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Iran: The death penalty is an inhumane punishment for death row prisoners, their families and society as a whole

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"Whether guilty or not, the outcome of the death penalty is the same. In Iran, the death penalty is by hanging, and it takes from several agonising seconds to several harrowing minutes for death to occur and for everything to be over."

Every year several hundred people are executed by the Iranian authorities.
According to reports by Iran Human Rights (IHR) and other human rights groups, death row prisoners have often no access to a defence lawyer after their arrest and are sentenced to death following unfair trials and based on confessions extracted from them under torture. 
These are issues which have been addressed in IHR’s previous reports. The current report is based on first-hand accounts of several inmates held in Iran's prisons and their families. The report seeks to illustrate other aspects of how the death penalty affects the inmate, their families and, as a consequence, society.
How does a death row inmate experience his final hours?
Speaking about the final ho…

Egypt military court refers 36 defendants to Mufti for death penalty

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CAIRO (Reuters) - A military court has referred 36 defendants accused of taking part in deadly church bombings to Egypt’s top religious authority for consideration of the death penalty, state television reported on Tuesday.

The defendants are suspected of involvement in bombings that hit three Coptic churches - one at Cairo’s Coptic Cathedral in December 2016 that killed at least 25, and two that hit churches in Alexandria and Tanta on the same day in April 2017 and killed more than 45 people.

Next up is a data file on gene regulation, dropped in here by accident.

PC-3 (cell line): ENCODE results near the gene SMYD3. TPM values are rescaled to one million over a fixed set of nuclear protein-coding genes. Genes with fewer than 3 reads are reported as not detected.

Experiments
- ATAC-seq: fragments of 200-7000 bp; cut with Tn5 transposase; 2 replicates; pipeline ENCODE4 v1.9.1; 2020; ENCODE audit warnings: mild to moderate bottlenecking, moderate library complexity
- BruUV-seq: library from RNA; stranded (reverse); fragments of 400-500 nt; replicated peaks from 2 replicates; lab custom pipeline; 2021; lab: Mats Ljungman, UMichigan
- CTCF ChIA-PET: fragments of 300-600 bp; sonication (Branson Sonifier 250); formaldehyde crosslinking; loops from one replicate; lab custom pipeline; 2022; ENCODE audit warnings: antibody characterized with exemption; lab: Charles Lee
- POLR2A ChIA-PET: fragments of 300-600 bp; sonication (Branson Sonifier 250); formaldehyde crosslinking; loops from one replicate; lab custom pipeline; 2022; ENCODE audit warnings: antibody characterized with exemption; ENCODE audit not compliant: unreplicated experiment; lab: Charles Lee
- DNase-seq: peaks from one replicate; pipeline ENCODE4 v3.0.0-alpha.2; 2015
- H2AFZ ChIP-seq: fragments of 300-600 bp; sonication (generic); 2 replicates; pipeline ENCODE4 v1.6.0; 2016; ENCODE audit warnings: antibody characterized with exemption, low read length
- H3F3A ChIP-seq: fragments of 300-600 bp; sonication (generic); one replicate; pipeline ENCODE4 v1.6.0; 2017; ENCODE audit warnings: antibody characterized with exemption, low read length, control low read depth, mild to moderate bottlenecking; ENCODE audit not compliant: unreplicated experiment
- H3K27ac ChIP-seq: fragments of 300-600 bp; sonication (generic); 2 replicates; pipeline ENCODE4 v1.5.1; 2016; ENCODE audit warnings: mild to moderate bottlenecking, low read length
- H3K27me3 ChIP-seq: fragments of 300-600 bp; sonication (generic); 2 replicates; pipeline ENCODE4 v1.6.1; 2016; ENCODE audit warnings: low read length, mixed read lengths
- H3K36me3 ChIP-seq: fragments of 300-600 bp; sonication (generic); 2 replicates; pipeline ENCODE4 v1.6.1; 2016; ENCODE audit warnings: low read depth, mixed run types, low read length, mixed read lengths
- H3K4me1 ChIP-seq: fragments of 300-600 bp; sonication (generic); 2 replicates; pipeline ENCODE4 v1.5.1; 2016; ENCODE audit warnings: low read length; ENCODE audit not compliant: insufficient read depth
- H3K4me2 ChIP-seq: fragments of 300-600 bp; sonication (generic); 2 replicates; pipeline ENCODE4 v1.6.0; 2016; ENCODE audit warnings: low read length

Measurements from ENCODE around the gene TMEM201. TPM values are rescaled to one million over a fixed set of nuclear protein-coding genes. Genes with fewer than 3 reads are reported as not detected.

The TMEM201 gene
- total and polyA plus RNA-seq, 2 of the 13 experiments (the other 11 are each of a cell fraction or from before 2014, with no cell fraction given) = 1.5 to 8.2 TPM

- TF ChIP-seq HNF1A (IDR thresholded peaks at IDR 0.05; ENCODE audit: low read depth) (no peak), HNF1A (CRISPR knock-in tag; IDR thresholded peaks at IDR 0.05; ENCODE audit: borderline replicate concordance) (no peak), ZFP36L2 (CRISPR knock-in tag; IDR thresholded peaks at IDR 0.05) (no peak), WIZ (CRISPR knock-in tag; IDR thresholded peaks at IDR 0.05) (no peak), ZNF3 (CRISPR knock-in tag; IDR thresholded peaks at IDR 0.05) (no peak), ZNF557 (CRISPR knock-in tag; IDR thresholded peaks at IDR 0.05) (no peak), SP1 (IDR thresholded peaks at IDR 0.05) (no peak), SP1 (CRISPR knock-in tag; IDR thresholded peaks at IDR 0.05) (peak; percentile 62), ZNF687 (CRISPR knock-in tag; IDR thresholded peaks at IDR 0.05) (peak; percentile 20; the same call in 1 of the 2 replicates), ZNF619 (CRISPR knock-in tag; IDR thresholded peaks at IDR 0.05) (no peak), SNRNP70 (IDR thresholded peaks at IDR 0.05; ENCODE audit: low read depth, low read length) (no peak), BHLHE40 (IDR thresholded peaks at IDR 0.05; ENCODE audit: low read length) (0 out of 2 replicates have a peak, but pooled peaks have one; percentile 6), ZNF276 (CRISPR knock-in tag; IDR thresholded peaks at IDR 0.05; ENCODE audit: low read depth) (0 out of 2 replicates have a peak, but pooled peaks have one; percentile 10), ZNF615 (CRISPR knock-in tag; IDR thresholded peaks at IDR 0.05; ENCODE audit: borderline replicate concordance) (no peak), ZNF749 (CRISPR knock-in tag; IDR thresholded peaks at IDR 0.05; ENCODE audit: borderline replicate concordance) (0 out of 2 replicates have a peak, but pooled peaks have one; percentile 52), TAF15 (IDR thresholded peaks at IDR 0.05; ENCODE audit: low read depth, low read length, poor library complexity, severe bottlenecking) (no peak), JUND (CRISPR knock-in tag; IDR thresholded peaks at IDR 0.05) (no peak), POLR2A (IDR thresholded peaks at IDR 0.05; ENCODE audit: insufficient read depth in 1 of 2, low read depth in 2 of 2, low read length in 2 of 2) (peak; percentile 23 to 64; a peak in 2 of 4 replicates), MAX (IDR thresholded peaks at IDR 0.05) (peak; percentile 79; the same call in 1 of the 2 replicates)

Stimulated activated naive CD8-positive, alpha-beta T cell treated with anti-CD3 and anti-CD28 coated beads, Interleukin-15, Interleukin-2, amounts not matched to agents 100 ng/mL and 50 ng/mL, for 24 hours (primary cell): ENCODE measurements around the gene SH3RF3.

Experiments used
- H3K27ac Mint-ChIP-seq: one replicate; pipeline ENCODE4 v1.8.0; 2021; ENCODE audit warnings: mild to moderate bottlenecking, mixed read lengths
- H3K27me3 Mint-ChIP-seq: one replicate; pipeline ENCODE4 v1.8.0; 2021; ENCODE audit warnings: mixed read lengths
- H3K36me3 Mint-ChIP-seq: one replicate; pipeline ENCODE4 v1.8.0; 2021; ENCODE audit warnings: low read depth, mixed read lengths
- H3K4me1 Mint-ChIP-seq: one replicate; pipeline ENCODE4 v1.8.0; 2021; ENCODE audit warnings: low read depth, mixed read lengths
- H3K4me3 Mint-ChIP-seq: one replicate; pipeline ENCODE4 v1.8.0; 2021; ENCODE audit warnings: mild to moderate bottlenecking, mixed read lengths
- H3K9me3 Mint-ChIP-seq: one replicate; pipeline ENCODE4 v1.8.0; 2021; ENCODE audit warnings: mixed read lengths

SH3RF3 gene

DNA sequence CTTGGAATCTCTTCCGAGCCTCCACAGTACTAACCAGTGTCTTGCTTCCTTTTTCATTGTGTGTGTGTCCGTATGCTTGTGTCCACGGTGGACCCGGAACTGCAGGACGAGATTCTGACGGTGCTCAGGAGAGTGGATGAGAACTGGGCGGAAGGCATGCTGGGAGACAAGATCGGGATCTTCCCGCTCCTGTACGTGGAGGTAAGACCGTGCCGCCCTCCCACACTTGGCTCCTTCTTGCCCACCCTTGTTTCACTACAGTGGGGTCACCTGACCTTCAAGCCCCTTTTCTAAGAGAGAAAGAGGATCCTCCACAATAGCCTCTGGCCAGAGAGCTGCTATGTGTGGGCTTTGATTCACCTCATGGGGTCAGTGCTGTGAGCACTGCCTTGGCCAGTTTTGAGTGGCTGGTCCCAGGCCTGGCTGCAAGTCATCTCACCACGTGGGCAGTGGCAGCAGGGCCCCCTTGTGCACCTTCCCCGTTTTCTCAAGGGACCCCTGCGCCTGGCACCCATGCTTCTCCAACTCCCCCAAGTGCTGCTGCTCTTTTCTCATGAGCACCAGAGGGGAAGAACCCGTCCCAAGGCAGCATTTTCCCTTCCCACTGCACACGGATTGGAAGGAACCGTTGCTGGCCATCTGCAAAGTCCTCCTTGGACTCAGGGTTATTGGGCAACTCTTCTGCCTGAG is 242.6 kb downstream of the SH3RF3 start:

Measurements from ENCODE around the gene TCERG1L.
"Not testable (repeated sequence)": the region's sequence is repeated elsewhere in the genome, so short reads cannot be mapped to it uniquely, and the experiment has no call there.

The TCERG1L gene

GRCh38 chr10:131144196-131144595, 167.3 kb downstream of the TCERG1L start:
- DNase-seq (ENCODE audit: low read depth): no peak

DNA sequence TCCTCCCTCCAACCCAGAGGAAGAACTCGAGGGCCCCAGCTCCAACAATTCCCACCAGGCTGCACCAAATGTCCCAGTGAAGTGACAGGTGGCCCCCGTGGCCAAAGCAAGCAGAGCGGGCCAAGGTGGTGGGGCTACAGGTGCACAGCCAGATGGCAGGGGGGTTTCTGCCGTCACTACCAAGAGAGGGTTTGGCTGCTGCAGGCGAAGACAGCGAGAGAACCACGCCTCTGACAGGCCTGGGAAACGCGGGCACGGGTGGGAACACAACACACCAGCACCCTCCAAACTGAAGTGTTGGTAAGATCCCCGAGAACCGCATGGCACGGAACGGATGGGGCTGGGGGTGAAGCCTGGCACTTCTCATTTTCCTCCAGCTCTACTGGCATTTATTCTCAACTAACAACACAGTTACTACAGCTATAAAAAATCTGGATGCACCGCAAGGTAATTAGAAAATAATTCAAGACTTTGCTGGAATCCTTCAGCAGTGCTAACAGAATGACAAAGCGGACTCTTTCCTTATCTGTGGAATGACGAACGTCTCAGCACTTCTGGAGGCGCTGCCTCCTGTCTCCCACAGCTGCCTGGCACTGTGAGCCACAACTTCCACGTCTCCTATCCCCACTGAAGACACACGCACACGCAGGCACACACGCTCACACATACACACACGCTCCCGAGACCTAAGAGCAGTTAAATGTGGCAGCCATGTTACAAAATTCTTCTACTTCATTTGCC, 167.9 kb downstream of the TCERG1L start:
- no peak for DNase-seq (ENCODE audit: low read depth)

Islamic State claimed responsibility for all three attacks.

Egypt requires that courts refer cases to the Grand Mufti for consideration of the death penalty ahead of a final verdict although his decision is non-binding.

The court is expected to issue a verdict on May 15 and 11 of the 36 are being tried in absentia, a lawyer involved in the case told Reuters.

Public prosecutor Nabil Sadek said previously that some of the suspects held leadership positions in Islamic State and formed cells in Cairo and the southern province of Qena to carry out the church attacks.

Some of the defendants are also accused of carrying out an attack on a checkpoint in Egypt’s Western Desert that killed at least eight policemen in 2017.

Egypt is facing a more than three-year-old insurgency led by Islamic State that intensified after general-turned-president Abdel Fattah al-Sisi led the military in overthrowing Islamist President Mohamed Mursi in 2013 after mass protests against his rule.

Source: Reuters, April 10, 2018


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"One is absolutely sickened, not by the crimes that the wicked have committed,
but by the punishments that the good have inflicted." -- Oscar Wilde

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